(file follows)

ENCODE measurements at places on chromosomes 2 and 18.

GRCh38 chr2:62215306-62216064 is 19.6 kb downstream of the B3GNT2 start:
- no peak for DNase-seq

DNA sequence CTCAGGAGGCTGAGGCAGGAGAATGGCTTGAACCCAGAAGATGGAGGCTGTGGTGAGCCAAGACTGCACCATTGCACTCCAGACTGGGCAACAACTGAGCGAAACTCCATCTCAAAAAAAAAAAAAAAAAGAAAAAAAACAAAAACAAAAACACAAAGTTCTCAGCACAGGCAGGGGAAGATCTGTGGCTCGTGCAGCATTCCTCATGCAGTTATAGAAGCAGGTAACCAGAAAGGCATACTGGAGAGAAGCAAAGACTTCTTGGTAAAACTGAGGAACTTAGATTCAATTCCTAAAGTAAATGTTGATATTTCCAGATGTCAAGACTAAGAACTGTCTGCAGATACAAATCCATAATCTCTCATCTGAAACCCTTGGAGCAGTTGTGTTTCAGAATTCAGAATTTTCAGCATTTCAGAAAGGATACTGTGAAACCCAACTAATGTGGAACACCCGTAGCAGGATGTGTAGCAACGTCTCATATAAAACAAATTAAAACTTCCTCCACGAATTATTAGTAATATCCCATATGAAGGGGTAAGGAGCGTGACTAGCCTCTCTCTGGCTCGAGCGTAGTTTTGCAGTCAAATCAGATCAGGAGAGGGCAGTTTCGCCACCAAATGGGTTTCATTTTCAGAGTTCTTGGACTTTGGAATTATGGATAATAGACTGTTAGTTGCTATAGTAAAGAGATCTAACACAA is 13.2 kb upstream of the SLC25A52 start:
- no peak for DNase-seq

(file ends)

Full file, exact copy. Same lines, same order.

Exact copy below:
ENCODE measurements at places on chromosomes 2 and 18.

GRCh38 chr2:62215306-62216064 is 19.6 kb downstream of the B3GNT2 start:
- no peak for DNase-seq

DNA sequence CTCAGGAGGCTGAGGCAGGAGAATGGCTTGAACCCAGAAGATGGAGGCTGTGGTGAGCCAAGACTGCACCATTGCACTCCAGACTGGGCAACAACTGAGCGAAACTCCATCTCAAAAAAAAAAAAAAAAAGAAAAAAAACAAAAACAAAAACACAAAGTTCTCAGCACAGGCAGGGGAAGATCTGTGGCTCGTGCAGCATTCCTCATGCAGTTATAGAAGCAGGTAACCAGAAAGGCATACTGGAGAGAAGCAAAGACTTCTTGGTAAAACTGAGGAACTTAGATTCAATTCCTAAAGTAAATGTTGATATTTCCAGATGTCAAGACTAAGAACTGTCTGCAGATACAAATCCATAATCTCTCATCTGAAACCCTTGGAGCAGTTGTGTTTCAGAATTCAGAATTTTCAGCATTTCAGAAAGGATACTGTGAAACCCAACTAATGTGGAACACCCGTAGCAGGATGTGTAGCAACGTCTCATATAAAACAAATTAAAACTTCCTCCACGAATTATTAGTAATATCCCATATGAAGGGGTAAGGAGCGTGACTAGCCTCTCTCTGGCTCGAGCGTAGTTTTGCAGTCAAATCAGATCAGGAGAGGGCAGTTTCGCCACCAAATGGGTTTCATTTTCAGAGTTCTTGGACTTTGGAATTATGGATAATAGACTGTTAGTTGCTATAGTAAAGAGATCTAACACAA is 13.2 kb upstream of the SLC25A52 start:
- no peak for DNase-seq